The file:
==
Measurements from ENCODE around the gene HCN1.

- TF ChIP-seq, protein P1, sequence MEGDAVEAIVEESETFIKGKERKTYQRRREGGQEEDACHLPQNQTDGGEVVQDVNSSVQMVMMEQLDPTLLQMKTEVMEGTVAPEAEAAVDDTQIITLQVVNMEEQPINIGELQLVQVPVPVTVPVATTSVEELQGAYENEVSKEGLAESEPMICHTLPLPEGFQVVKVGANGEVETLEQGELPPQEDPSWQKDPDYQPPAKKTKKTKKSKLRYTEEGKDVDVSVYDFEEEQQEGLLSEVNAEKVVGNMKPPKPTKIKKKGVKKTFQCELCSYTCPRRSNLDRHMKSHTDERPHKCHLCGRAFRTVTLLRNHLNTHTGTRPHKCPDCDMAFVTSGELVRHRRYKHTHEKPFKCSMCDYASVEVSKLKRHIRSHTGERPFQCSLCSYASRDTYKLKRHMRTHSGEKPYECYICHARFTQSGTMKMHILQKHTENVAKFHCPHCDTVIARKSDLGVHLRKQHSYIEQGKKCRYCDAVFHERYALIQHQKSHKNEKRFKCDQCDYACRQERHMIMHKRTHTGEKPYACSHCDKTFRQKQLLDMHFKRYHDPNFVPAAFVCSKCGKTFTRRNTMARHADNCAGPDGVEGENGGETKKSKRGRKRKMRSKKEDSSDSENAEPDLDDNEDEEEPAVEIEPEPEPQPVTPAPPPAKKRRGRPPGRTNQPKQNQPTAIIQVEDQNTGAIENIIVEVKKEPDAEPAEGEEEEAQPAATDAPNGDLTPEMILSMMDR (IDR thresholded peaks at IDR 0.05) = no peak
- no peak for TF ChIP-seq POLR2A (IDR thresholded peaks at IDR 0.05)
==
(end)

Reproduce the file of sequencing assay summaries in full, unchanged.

Measurements from ENCODE around the gene HCN1.

- TF ChIP-seq, protein P1, sequence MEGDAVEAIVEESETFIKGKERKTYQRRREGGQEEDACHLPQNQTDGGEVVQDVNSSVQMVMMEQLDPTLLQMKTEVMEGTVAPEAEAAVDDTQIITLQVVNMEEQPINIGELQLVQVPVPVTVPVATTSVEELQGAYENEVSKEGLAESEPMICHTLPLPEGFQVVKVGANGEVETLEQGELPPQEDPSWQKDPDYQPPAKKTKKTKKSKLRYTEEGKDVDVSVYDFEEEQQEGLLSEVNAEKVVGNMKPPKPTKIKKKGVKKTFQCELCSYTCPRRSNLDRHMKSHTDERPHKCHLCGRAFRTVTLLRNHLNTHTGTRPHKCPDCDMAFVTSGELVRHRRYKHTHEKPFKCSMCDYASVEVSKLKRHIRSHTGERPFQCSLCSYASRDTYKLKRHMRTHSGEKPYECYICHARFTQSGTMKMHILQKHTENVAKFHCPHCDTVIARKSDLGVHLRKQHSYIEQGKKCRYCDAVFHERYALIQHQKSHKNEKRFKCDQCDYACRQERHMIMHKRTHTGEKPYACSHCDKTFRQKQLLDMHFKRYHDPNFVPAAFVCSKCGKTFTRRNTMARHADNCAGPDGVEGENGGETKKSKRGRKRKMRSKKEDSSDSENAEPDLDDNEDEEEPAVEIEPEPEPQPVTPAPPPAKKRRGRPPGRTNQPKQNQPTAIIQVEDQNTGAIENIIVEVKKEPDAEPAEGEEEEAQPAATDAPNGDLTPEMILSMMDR (IDR thresholded peaks at IDR 0.05) = no peak
- no peak for TF ChIP-seq POLR2A (IDR thresholded peaks at IDR 0.05)